Oduor shared how there are organisations in Kenya that have working relationships with religious leaders, but in the same breath they said often it’s the queers who are having to do the hard work to find common ground.


Many questions arose from the conference. Do we act as rebels with a cause within the master’s house by queering theology, representing ourselves as human beings and refusing to reduce the LGBTIQ identity to a sexual act? Is it possible to humanise every aspect of diversity within scripture through the church, affirming queerness?

What was clear was that there’s a large amount of healing and unlearning that needs to happen.

The consensus in Durban was that a working relationship between the church and the queer community is possible and is already happening in certain pockets of the continent.

City Press’ Freedom For All series has reported, after all, on the power of the support groups created in the East Rand in Methodist church structures by the mother of raped and murdered lesbian football star Eudy Simelane. The groups were for mothers of lesbian women to find a way forward and to support their daughters.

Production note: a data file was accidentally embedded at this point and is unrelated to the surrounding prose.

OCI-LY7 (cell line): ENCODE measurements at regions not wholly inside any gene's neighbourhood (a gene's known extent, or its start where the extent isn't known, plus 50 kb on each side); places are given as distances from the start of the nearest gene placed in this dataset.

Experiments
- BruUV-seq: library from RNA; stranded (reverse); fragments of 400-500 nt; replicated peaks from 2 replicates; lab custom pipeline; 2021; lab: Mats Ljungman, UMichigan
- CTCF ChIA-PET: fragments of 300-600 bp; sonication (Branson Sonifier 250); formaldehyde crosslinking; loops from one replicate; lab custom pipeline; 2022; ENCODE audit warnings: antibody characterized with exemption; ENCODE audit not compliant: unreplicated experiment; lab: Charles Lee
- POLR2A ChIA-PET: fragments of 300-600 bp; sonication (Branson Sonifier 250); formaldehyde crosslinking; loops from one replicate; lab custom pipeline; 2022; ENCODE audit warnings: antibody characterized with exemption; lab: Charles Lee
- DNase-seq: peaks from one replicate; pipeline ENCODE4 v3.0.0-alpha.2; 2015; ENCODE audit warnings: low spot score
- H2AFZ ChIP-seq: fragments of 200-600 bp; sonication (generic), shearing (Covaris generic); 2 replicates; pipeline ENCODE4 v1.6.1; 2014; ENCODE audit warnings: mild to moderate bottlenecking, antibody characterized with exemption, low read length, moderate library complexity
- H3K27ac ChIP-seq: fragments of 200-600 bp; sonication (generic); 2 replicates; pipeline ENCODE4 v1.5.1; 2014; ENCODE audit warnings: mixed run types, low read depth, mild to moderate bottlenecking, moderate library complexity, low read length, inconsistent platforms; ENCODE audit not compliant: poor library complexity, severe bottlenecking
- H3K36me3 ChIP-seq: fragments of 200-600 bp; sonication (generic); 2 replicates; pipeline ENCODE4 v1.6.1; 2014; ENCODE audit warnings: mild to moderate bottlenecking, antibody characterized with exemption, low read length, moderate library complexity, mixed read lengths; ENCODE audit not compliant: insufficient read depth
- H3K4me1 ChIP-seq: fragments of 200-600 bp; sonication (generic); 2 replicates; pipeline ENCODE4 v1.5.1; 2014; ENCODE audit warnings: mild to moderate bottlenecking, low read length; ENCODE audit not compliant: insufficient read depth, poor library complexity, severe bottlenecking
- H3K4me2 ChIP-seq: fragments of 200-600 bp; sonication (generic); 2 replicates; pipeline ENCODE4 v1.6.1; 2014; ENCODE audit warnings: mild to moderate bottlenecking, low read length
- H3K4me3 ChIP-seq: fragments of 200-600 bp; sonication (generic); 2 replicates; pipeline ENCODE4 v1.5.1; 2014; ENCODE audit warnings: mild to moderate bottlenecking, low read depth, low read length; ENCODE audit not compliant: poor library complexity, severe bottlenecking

In discussing ways forward, Hanzline Davids from Inclusive and Affirming Ministries, said: “We need to speak back to the church on our lived experiences as LGBTIQ people. The language the church uses, such as ‘brothers and sisters’, erases identities and cannot be engaged with.”

Thabo Msibi,academic and chair of the Durban Lesbian and Gay Community and Health Centre. Picture: Strike a pose photography

Davids brought a strong voice around making sure that we are mandating for including the entirety of the LGBTIQ spectrum in working with the church.

But if the church isn’t listening, does having these much-needed conversations matter?

Oduor says: “The church is listening to counter.”

It was clear in Durban that there was a need for increased queer visibility in religious spaces for engagements to happen, but is it fair to place the onus for making that happen on those who have suffered trauma in those spaces?

“Maybe it’s time to write our own Bible,” said Thabang Nkadimeng, a queer theologist teaching in KwaZulu-Natal.

This series on LGBTIQ life in Africa is made possible through a partnership with The Other Foundation. To learn more about its work, visit